Since FDA letters to pharmaceutical companies began arriving in 2009, and with constantly increasing scrutiny towards online marketing, many regulated industries have been forced to look for ways to modify their legal terms for marketing and partnering with agencies and other 3rd party vendors. This session will address the following:

  • Legal rules for regulated industries such as Healthcare/Pharmaceutical, Financial Services, and B2B, B2G
  • Interpretations and discussion around how Internet Marketing laws are incorporated into campaign planning and execution
  • Can a pharmaceutical company comfortably solicit inbound links in support of SEO?
  • Should Financial Services companies be limited from using terms such as “best rates?

Looks like it will be a great panel. I will post my slideshow after the presentation.

(Updated on 3.22.12 to add presentation below)

Navigating the Privacy Minefield - Online Behavioral Tracking

Navigating the Privacy Minefield - Online Behavioral Tracking

The Internet is fraught with privacy-related dangers for companies. For example, Facebook’s IPO filing contains multiple references to the various privacy risks that may threaten its business model, and it seems like every day a new class action suit is filed against Facebook alleging surreptitious tracking or other breaches of privacy laws. Google has recently faced a resounding public backlash related to its new uniform privacy policy, to the extent that 36 state attorney generals are considering filing suit. New privacy legislation and regulatory activities have been proposed, with the Federal Trade Commission (FTC) taking an active role in enforcing compliance with the various privacy laws. The real game changer, however, might be the renewed popularity of “Do Not Track”, which threatens to upend the existing business models of online publishers and advertisers. “Do Not Track” is a proposal which would enable users to opt out of tracking by websites they do not visit, including analytics services, advertising networks, and social platforms.

To understand the genesis of “Do Not Track” it is important to understand what online tracking is and how it works. If you visit any website supported by advertising (as well as many that are not), a number of tracking objects may be placed on your device. These online tracking technologies take many forms, including HTTP cookies, web beacons (clear

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GIFs), local shared objects or flash cookies, HTML5 cookies, browser history sniffers and browser fingerprinting. What they all have in common is that they use tracking technology to observe web users’ interests, including content consumed, ads clicked, and other search keywords and conversions to track online movements, and build an online behavior profiles that are used to determine which ads are selected when a particular webpage is accessed. Collectively, these are known as behavioral targeting or advertising. Tracking technologies are also used for other purposes in addition to behavioral targeting, including site analytics, advertising metrics and reporting, and capping the frequency with which individual ads are displayed to users.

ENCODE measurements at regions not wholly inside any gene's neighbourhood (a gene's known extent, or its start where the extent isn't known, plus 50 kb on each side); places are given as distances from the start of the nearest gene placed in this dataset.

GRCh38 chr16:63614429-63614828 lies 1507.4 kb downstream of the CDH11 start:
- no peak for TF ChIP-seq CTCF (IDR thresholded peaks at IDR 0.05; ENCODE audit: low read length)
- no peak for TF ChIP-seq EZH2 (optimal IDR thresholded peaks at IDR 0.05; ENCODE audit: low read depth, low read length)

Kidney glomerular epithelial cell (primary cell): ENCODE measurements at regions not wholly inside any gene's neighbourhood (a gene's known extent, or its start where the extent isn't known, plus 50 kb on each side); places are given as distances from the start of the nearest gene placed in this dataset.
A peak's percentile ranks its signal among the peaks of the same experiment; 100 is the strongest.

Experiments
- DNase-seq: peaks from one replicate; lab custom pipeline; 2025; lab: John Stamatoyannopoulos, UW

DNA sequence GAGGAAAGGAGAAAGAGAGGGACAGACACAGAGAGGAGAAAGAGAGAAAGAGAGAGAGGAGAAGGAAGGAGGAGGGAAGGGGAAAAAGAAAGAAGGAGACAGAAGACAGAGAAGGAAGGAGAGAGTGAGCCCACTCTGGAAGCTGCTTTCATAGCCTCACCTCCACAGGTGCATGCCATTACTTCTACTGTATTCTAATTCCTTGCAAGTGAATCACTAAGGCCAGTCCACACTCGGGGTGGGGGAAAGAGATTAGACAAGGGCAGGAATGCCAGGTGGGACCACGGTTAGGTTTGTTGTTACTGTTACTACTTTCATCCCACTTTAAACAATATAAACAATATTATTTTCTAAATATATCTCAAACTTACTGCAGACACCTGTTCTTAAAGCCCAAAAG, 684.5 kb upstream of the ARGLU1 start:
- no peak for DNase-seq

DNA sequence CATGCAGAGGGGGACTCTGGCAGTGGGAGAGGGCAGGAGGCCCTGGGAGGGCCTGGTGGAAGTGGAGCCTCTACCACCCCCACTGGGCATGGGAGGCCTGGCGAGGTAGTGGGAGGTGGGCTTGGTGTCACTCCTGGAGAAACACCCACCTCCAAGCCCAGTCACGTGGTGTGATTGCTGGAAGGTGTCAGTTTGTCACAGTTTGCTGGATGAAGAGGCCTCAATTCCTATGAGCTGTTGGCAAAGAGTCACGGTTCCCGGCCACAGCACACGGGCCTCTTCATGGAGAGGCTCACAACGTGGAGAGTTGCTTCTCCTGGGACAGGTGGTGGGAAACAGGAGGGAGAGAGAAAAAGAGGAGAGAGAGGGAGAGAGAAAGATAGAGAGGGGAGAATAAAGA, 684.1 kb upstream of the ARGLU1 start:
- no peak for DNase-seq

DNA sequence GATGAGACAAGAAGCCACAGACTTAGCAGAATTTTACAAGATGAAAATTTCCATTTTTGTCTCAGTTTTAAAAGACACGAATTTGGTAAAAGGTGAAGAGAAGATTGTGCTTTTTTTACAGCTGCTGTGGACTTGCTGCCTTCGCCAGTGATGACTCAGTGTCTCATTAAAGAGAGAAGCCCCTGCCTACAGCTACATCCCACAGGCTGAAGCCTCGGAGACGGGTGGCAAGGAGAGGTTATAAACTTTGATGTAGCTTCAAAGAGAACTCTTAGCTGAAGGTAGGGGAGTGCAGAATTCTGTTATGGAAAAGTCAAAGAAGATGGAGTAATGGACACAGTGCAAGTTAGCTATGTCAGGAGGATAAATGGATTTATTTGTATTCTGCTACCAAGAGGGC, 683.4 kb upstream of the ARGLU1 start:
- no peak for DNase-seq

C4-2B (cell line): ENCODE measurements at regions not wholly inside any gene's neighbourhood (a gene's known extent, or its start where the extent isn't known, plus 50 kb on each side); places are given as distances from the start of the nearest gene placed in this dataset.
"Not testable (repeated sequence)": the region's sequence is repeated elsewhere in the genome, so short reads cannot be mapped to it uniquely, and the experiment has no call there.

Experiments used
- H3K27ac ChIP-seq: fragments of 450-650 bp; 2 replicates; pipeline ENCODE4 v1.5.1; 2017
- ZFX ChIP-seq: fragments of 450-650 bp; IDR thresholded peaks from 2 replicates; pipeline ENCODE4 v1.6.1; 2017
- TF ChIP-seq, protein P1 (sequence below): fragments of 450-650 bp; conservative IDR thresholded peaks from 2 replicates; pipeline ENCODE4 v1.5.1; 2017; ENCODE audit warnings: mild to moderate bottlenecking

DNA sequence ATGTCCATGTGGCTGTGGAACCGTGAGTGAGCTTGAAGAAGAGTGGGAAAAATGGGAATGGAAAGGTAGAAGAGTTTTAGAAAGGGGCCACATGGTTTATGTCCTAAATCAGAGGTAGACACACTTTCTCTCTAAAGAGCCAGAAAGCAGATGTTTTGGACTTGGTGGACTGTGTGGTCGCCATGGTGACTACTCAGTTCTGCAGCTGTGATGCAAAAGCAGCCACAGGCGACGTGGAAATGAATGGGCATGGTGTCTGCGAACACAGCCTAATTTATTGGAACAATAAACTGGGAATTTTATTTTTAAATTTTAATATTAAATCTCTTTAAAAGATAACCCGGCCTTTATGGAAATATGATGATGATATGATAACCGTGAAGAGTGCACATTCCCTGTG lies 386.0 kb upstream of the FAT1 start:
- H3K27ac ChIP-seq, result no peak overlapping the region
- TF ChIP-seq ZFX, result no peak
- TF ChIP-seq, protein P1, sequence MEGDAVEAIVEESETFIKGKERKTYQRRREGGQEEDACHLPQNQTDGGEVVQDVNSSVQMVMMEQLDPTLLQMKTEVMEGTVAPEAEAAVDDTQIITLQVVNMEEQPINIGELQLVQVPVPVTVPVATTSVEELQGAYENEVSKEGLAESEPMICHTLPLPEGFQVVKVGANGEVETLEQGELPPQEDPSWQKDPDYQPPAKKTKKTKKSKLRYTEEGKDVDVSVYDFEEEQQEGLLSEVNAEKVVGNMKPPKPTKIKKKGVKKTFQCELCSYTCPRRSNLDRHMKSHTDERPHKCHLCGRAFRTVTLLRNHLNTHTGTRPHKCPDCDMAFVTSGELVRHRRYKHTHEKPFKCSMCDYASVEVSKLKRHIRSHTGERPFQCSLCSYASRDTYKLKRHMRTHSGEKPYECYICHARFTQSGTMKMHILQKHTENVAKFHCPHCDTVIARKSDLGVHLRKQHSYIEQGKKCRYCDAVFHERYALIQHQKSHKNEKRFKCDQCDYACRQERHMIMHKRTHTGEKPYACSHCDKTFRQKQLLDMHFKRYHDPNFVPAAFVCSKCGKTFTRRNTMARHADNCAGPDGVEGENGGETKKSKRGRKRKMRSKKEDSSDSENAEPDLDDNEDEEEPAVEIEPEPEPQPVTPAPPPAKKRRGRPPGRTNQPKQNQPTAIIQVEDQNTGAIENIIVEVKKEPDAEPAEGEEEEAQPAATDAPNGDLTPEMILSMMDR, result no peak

The focus on behavioral advertising by advertisers and ecommerce merchants stems from its effectiveness. Studies have found that behavioral advertising increases the click through rate by as much as 670% when compared with non-targeted advertising. Accordingly, behavioral advertising can bring in an average of 2.68 more revenue than of non-targeted advertising.

If behavioral advertising provides benefits such as increased relevance and usefulness to both advertisers and consumers, how has it become so controversial? Traditionally, advertisers have avoided collecting personally identifiable information (PII), preferring anonymous tracking data. However, new analytic tools and algorithms make it possible to combine “anonymous” information to create detailed profiles that can be associated with a particular computer or person. Formerly anonymous information can be re-identified, and companies are taking advantage in order to deliver increasingly targeted ads. Some of those practices have led to renewed privacy concerns. For example, recently Target was able to identify that a teenager was pregnant – before her father had any idea. It seems that Target has identified certain patterns in expecting mothers, and assigns shoppers a “pregnancy prediction score.” Apparently, the father was livid when his high-school age daughter was repeatedly targeted with various maternity items, only to later find out that, well, Target knew more about his daughter than he did (at least in that regard). Needless to say, some PII is more sensitive than others, but it is almost always alarming when you don’t know what others know about you.

Ultimately, most users find it a little creepy when they find out that Facebook tracks your web browsing activity through their “Like” button, or that detailed profiles of their browsing history exist that could be associated with them. According to a recent Gallup poll, 61% of individuals polled felt the privacy intrusion presented by tracking was not worth the free access to content. 67% said that advertisers should not be able to match ads to specific interests based upon websites visited.